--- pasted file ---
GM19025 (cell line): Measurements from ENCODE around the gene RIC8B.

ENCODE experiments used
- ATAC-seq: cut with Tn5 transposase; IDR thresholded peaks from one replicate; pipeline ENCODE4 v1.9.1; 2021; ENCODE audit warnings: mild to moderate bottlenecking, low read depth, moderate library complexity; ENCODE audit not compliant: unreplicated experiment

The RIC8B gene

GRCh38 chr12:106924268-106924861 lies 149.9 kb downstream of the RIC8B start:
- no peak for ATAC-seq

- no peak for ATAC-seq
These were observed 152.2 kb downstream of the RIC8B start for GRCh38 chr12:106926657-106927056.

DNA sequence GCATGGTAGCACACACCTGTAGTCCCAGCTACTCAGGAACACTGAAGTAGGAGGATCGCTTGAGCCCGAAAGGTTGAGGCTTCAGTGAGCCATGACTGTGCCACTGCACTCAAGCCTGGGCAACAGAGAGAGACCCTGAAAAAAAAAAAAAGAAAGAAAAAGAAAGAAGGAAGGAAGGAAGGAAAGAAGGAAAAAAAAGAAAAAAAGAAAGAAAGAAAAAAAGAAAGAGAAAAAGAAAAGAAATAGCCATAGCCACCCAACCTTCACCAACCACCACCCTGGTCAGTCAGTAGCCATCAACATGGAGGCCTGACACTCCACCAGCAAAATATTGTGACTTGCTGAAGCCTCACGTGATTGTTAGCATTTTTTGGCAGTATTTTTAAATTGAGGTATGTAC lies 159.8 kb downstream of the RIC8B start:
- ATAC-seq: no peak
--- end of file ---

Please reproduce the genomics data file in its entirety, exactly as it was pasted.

GM19025 (cell line): Measurements from ENCODE around the gene RIC8B.

ENCODE experiments used
- ATAC-seq: cut with Tn5 transposase; IDR thresholded peaks from one replicate; pipeline ENCODE4 v1.9.1; 2021; ENCODE audit warnings: mild to moderate bottlenecking, low read depth, moderate library complexity; ENCODE audit not compliant: unreplicated experiment

The RIC8B gene

GRCh38 chr12:106924268-106924861 lies 149.9 kb downstream of the RIC8B start:
- no peak for ATAC-seq

- no peak for ATAC-seq
These were observed 152.2 kb downstream of the RIC8B start for GRCh38 chr12:106926657-106927056.

DNA sequence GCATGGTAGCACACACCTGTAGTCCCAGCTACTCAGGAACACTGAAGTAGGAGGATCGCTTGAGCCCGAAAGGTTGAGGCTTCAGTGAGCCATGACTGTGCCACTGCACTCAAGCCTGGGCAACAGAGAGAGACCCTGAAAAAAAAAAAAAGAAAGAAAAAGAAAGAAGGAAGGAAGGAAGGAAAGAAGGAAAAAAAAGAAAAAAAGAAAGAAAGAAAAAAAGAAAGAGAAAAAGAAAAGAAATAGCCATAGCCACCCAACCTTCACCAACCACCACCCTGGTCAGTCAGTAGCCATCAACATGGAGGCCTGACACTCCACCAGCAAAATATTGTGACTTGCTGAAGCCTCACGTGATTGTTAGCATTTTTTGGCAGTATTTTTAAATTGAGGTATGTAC lies 159.8 kb downstream of the RIC8B start:
- ATAC-seq: no peak